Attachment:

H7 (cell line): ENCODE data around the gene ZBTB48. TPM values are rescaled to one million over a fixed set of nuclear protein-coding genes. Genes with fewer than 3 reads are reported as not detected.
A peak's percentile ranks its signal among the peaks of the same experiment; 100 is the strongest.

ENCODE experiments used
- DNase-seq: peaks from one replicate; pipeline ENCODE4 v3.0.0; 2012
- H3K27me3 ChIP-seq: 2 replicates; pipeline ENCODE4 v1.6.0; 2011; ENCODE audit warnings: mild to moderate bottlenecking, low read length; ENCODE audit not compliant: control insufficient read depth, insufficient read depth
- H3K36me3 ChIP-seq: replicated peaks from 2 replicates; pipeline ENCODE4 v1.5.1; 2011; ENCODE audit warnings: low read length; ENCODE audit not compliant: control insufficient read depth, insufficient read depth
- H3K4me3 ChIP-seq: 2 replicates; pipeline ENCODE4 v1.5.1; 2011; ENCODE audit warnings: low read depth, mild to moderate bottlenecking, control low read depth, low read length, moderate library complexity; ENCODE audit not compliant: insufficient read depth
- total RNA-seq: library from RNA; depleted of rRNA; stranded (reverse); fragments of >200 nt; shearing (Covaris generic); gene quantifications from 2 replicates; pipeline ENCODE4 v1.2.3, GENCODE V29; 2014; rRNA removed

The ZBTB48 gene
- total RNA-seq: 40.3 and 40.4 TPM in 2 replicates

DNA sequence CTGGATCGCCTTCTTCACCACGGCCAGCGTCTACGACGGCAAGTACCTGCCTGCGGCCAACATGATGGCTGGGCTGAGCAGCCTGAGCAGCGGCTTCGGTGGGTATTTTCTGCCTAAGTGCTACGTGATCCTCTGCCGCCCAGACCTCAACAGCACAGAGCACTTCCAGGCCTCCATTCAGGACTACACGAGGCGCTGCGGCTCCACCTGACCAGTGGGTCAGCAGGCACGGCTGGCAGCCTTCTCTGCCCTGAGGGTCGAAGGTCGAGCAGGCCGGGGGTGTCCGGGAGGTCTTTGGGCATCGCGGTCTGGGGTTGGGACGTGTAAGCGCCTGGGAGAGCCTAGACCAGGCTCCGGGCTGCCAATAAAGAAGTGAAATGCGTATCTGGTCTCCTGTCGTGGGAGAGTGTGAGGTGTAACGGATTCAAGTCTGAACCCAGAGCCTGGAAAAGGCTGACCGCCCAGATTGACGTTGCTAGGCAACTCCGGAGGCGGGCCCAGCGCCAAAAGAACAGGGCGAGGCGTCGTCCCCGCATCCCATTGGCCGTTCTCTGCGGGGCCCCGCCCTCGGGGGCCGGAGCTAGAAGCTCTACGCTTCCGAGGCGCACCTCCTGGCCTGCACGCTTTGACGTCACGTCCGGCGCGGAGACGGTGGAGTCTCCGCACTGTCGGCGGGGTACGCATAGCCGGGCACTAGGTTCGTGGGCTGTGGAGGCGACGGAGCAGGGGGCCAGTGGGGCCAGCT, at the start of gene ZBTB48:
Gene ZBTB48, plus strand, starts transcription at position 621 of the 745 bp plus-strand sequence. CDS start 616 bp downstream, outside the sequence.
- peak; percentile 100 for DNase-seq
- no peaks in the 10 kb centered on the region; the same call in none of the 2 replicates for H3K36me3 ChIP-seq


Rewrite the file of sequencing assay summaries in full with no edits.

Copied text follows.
H7 (cell line): ENCODE data around the gene ZBTB48. TPM values are rescaled to one million over a fixed set of nuclear protein-coding genes. Genes with fewer than 3 reads are reported as not detected.
A peak's percentile ranks its signal among the peaks of the same experiment; 100 is the strongest.

ENCODE experiments used
- DNase-seq: peaks from one replicate; pipeline ENCODE4 v3.0.0; 2012
- H3K27me3 ChIP-seq: 2 replicates; pipeline ENCODE4 v1.6.0; 2011; ENCODE audit warnings: mild to moderate bottlenecking, low read length; ENCODE audit not compliant: control insufficient read depth, insufficient read depth
- H3K36me3 ChIP-seq: replicated peaks from 2 replicates; pipeline ENCODE4 v1.5.1; 2011; ENCODE audit warnings: low read length; ENCODE audit not compliant: control insufficient read depth, insufficient read depth
- H3K4me3 ChIP-seq: 2 replicates; pipeline ENCODE4 v1.5.1; 2011; ENCODE audit warnings: low read depth, mild to moderate bottlenecking, control low read depth, low read length, moderate library complexity; ENCODE audit not compliant: insufficient read depth
- total RNA-seq: library from RNA; depleted of rRNA; stranded (reverse); fragments of >200 nt; shearing (Covaris generic); gene quantifications from 2 replicates; pipeline ENCODE4 v1.2.3, GENCODE V29; 2014; rRNA removed

The ZBTB48 gene
- total RNA-seq: 40.3 and 40.4 TPM in 2 replicates

DNA sequence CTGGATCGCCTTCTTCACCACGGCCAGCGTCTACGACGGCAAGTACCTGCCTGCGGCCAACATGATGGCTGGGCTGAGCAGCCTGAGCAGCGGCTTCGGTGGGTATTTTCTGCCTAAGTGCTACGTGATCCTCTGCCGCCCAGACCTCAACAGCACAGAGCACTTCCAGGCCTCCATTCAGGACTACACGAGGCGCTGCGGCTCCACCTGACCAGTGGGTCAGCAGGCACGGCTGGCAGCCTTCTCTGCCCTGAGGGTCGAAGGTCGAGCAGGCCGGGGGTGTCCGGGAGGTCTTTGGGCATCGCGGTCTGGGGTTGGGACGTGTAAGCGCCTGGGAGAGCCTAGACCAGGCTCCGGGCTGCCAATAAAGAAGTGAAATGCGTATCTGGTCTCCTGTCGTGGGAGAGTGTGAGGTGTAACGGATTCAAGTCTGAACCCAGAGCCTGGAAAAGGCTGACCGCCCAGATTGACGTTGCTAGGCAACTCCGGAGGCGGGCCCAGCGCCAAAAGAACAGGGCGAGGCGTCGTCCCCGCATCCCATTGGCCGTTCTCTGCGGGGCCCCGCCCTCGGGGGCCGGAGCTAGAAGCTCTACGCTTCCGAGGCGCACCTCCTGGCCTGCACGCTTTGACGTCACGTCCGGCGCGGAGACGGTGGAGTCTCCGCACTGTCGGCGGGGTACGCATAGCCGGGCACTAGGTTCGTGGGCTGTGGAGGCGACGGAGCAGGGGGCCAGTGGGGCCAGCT, at the start of gene ZBTB48:
Gene ZBTB48, plus strand, starts transcription at position 621 of the 745 bp plus-strand sequence. CDS start 616 bp downstream, outside the sequence.
- peak; percentile 100 for DNase-seq
- no peaks in the 10 kb centered on the region; the same call in none of the 2 replicates for H3K36me3 ChIP-seq